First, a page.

You Probably Won’t Catch the Coronavirus From Frozen Food
You Probably Won’t Catch the Coronavirus From Frozen Food
Amid a flurry of concern over reports that frozen chicken wings imported to China from Brazil had tested positive for the coronavirus, experts said on Thursday that the likelihood of catching the virus from food — especially frozen, packaged food — is exceedingly low.
“This means somebody probably handled those chicken wings who might have had the virus,” said Angela Rasmussen, a virologist at Columbia University. “But it doesn’t mean, ‘Oh my god, nobody buy any chicken wings because they’re contaminated.’”
Guidelines from the Centers for Disease Control and Prevention maintain that “there is no evidence to suggest that handling food or consuming food is associated with Covid-19.” The main route the virus is known to take from person to person is through spray from sneezing, coughing, speaking or even breathing.
“I make no connection between this and any fear that this is the cause of any long-distance transmission events,” said C. Brandon Ogbunu, a disease ecologist at Yale University. When the virus crosses international boundaries, it’s almost certainly chauffeured by people, rather than the commercial products they ship.
The chicken wings were screened on Wednesday in Shenzhen’s Longgang district, where officials have been testing imports for the presence of coronavirus genetic material, or RNA. Several samples taken from the outer packaging of frozen seafood, some of which had been shipped in from Ecuador, recently tested positive for virus RNA in China’s Anhui, Shaanxi and Shandong provinces as well.
Laboratory procedures that search for RNA also form the basis of most of the coronavirus tests performed in people. But RNA is only a proxy for the presence of the virus, which can leave behind bits of its genetic material even after it has been destroyed, Dr. Ogbunu said. “This is just detecting the signature that the virus has been there at some point,” he said.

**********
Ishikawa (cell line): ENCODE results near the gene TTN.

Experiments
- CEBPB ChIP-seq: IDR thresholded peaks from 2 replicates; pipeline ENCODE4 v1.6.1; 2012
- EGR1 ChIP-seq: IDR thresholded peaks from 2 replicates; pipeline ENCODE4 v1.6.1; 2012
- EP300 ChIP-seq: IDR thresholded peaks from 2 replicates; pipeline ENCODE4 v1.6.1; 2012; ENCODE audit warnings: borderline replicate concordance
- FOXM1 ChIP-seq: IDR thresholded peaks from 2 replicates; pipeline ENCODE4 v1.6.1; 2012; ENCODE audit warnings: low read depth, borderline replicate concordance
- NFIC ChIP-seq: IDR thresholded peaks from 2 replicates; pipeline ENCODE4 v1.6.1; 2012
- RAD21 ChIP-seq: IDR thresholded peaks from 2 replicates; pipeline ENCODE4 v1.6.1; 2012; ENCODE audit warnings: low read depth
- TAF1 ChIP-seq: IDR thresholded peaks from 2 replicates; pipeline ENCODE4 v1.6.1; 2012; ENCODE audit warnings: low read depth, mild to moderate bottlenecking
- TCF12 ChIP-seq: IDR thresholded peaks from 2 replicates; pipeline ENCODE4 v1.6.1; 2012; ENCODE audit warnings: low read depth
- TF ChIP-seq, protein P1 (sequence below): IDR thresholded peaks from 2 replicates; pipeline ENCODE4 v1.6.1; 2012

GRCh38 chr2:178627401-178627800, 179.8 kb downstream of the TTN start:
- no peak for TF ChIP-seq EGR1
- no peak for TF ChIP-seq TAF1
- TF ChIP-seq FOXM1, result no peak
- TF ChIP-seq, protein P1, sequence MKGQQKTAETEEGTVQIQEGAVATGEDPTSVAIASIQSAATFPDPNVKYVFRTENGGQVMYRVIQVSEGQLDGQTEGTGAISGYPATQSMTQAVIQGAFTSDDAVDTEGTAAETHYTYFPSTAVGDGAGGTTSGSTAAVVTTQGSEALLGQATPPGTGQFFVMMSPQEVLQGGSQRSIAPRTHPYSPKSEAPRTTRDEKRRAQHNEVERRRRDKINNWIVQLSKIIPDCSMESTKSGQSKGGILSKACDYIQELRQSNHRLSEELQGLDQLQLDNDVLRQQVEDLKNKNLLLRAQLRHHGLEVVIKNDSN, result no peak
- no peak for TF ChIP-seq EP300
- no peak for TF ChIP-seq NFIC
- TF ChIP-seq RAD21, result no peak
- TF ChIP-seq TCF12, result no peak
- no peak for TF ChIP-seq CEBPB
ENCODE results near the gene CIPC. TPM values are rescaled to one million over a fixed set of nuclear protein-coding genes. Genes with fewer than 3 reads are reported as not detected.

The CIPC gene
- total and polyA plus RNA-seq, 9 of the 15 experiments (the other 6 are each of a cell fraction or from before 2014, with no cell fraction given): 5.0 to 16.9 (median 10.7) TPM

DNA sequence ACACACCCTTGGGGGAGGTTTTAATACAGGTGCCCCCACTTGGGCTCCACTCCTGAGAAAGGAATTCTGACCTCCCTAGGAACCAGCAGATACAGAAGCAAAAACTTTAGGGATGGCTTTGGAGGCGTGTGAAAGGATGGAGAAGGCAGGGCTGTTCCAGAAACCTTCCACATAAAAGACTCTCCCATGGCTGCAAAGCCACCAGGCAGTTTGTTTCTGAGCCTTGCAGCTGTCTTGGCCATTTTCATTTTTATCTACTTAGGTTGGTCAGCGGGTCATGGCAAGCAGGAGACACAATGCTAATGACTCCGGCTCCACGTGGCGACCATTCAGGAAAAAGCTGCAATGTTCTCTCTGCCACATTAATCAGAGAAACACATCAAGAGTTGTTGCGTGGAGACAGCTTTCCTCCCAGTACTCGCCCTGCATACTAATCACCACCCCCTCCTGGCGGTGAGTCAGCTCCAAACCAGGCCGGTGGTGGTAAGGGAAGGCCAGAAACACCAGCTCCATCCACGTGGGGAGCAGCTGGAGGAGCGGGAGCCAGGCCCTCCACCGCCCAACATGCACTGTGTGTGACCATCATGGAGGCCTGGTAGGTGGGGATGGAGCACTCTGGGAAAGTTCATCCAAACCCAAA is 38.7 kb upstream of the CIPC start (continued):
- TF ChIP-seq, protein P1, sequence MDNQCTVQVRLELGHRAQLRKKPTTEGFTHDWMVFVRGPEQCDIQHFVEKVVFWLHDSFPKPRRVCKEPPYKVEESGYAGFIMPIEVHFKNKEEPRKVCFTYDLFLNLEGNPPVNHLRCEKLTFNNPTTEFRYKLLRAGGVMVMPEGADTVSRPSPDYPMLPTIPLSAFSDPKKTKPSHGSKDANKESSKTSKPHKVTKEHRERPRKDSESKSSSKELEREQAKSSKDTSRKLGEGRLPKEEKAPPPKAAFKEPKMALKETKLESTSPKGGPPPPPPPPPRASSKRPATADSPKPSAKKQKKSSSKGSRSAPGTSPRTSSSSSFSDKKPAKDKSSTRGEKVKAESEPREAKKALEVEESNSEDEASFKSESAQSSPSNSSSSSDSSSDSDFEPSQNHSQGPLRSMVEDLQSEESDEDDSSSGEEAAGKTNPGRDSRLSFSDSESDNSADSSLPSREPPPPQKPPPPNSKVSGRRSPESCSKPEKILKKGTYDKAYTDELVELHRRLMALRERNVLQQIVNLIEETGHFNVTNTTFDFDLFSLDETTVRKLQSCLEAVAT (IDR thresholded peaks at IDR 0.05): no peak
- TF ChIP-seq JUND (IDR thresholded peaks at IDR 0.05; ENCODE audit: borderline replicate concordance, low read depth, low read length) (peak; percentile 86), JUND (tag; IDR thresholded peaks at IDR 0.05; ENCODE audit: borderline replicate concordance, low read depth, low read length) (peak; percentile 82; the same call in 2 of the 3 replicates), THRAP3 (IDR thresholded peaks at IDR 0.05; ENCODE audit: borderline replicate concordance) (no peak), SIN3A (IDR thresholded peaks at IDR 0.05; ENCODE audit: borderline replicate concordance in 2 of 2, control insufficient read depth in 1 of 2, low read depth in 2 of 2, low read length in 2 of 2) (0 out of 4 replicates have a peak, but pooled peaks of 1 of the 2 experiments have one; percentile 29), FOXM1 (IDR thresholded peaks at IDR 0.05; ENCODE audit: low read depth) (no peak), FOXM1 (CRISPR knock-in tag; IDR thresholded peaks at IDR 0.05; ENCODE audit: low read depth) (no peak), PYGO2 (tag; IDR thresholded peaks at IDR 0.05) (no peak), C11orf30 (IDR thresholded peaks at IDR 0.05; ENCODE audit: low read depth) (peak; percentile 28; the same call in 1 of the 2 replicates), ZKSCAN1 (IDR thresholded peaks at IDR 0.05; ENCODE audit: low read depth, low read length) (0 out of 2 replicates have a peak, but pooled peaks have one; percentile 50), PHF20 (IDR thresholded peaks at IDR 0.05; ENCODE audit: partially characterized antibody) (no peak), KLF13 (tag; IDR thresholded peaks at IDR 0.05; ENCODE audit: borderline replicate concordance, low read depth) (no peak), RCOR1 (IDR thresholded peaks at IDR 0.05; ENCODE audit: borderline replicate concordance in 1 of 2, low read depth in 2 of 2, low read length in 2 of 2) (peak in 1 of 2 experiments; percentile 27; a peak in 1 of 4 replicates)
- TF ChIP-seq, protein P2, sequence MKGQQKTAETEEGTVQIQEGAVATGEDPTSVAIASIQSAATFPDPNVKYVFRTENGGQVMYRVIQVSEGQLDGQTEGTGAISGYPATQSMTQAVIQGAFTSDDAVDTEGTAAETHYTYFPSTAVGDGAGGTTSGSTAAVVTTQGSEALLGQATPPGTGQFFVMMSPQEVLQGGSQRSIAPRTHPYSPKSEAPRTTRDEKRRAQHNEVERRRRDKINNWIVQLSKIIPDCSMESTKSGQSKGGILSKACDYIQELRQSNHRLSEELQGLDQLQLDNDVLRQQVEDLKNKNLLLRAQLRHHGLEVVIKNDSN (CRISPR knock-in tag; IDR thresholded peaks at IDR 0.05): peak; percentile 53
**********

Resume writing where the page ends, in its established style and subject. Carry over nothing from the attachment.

To prove that a dangerous, viable virus persists on food or packaging, researchers would need to isolate the microbe and show in a lab that it can still replicate. These experiments are logistically challenging and require specially trained personnel, and aren’t a part of the typical testing pipeline.
After samples taken from the surface of the meat came up positive, officials performed similar tests on several people whom they suspected had come into contact with the product. They also tested a slew of other packaged goods. All samples analyzed so far have been negative for coronavirus RNA, according to a statement released by the Shenzhen Epidemic Prevention and Control Headquarters Office.
But the same statement cautioned consumers about imported frozen products, and early reports of the news sparked alarm on social media. In New Zealand, where a new outbreak has set off another lockdown, officials are tentatively exploring the possibility that the virus might have reentered the country via frozen products imported from abroad.
Both Dr. Ogbunu and Dr. Rasmussen said that an extraordinarily unusual series of events would need to occur for the virus to be transmitted via a frozen meat product. Depending on where the virus originated, it would need to endure a potentially cross-continental journey in a frozen state — likely melting and refreezing at least once along the way — then find its way onto someone’s bare hands, en route to the nose or mouth.
Even more unlikely is the scenario that a virus could linger on food after being heated, survive being swallowed into the ultra-acidic human digestive tract, then set up shop in the airway.
“The risks of that happening are incredibly small,” Dr. Rasmussen said.
Some viruses might be able to weather such an onerous pilgrimage. But the coronavirus probably isn’t one of them because it’s a so-called enveloped virus, shrouded in a fragile outer shell that’s vulnerable to all sorts of environmental disturbances, including extreme changes in temperature.
Viruses are often frozen in laboratories that maintain stocks of pathogens for experiments. But virologists must monitor that process carefully to avoid destroying the vulnerable bugs.
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Frequently Asked Questions